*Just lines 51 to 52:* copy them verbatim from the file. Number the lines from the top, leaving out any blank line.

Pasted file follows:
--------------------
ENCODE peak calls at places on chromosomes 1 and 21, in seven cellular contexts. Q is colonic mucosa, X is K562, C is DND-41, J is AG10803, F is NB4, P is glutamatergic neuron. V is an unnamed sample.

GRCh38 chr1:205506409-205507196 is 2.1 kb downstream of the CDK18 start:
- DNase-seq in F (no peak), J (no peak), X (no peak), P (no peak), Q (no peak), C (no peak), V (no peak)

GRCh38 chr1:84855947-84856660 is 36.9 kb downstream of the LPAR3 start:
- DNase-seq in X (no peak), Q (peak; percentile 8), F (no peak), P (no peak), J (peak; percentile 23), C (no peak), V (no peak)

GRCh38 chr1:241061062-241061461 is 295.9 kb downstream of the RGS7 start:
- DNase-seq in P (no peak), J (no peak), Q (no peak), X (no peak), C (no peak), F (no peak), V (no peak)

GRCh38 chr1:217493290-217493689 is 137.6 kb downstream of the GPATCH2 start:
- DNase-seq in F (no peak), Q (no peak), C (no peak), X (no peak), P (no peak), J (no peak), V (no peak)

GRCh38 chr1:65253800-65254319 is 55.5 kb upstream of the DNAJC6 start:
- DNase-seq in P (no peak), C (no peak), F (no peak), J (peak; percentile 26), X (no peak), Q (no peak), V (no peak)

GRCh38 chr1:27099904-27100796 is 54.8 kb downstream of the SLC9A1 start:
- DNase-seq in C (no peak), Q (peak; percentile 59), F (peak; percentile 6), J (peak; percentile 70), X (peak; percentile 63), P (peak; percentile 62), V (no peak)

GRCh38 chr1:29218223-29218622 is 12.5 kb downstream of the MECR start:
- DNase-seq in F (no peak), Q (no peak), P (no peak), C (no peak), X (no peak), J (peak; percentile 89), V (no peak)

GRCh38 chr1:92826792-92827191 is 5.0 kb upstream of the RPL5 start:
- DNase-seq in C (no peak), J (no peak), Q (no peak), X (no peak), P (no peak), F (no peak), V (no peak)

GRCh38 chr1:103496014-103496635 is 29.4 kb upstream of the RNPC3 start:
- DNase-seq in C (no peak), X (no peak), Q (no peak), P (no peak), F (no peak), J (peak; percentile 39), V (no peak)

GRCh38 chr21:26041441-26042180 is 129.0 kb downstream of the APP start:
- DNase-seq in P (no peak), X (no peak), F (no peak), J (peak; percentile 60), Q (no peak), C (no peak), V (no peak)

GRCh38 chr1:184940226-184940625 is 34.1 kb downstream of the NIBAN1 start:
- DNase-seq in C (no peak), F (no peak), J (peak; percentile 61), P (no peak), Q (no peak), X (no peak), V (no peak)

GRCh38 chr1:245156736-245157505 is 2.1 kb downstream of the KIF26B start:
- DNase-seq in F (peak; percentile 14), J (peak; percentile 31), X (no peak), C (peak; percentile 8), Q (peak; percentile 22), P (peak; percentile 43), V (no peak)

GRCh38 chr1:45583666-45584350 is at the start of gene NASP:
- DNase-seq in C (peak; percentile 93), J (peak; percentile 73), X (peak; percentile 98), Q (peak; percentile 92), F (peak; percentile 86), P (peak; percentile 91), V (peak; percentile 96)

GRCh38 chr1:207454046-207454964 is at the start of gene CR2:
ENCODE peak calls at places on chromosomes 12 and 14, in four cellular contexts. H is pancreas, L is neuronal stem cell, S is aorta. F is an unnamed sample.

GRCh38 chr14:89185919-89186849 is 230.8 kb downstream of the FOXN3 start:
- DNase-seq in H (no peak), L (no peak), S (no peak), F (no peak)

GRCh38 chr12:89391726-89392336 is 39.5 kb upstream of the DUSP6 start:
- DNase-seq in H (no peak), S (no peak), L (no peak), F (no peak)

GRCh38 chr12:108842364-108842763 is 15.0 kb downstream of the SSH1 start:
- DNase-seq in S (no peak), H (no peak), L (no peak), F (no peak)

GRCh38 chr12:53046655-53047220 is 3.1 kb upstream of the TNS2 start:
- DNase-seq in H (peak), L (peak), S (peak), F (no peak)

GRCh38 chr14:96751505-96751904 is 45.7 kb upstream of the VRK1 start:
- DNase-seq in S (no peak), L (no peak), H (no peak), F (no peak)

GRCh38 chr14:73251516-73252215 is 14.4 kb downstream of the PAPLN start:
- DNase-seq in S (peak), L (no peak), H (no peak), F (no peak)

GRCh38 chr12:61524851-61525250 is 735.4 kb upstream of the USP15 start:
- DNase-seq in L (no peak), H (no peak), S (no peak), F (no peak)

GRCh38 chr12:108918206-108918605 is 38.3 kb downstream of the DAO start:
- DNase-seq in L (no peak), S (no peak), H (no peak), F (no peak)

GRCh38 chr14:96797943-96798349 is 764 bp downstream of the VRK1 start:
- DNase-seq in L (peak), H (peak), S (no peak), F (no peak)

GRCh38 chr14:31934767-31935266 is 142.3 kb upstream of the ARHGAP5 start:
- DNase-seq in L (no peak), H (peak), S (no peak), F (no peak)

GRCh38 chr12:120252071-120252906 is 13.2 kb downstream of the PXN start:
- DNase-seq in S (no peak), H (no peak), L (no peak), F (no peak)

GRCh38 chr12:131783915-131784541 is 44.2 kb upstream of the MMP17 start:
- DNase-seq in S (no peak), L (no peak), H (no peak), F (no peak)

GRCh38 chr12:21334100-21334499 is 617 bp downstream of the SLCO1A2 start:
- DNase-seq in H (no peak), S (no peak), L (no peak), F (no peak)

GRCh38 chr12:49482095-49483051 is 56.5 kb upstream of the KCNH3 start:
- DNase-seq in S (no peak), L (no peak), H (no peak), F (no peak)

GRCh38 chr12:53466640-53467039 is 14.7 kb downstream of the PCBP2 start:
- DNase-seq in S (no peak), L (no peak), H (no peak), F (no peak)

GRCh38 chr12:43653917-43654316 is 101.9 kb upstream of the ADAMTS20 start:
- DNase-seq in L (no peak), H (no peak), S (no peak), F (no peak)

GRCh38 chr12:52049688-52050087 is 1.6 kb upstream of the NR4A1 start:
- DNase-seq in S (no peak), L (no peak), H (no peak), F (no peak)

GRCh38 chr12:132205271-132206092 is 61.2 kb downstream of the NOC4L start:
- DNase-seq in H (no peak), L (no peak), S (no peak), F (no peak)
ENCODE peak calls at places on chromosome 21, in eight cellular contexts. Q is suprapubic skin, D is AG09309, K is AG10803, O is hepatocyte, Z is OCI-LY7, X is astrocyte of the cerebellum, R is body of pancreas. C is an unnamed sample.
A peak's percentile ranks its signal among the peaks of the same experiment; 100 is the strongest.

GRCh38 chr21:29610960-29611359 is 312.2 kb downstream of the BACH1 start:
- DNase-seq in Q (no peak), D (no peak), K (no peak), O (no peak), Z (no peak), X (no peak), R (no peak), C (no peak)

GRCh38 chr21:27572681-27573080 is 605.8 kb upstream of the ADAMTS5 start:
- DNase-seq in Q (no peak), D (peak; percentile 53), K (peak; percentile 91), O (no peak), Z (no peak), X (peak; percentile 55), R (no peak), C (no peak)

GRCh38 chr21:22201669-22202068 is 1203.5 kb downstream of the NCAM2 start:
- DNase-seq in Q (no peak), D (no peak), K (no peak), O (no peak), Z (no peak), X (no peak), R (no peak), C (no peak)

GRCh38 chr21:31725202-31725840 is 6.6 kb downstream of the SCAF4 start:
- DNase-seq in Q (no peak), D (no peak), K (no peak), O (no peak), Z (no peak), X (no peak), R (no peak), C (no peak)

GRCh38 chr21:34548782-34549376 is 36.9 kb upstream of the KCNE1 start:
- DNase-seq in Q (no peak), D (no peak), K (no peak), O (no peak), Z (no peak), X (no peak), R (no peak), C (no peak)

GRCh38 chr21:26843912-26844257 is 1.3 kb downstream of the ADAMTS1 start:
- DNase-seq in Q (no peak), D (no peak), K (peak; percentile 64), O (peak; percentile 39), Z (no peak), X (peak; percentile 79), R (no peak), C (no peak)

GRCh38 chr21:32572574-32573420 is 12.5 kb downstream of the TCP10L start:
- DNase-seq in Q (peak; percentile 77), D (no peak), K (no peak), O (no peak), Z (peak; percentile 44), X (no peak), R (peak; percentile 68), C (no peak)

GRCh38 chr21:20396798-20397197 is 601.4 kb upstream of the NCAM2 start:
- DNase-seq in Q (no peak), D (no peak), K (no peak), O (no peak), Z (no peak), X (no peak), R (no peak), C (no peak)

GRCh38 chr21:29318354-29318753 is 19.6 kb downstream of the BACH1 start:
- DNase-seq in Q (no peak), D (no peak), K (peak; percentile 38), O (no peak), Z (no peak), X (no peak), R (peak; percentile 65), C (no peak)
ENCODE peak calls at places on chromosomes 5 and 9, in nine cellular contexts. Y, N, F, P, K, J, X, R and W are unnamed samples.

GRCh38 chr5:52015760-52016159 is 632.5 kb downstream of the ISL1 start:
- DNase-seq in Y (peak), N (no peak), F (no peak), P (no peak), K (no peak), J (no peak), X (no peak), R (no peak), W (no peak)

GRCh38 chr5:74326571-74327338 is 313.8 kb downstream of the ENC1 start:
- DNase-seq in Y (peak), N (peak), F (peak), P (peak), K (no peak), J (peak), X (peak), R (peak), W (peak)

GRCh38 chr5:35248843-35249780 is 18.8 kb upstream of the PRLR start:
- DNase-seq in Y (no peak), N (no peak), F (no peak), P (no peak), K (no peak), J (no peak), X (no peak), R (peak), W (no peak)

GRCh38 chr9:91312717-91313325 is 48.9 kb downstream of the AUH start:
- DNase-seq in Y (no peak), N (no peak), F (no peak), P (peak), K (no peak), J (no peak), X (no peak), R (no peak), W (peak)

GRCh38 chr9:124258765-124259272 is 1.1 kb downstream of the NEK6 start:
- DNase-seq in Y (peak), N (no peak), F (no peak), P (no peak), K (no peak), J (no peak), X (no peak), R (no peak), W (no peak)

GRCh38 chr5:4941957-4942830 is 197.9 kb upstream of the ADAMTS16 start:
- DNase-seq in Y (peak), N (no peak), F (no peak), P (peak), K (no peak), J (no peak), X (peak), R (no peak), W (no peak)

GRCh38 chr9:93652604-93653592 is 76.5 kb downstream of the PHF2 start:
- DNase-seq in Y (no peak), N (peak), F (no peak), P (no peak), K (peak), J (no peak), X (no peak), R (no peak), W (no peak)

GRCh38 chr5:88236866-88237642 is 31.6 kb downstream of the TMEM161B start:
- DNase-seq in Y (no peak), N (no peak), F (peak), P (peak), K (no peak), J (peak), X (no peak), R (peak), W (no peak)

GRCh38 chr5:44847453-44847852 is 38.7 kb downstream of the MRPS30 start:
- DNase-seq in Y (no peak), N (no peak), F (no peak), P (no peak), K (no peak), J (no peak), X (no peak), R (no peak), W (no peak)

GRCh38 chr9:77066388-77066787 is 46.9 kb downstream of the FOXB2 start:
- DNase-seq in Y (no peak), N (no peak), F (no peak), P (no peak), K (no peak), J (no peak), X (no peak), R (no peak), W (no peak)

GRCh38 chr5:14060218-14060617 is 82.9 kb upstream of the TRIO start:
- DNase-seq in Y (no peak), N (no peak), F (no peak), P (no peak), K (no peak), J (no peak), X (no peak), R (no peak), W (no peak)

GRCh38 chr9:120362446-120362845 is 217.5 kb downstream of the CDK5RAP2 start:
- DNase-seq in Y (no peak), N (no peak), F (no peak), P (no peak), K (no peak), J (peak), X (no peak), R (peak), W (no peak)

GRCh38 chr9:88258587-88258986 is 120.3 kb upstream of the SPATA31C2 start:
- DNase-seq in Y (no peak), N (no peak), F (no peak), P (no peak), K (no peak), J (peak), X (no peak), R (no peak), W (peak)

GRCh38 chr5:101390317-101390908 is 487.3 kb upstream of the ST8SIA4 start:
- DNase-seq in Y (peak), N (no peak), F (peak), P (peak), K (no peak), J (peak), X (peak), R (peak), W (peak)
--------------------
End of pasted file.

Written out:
- DNase-seq in S (no peak), H (no peak), L (no peak), F (no peak)

GRCh38 chr12:131783915-131784541 is 44.2 kb upstream of the MMP17 start: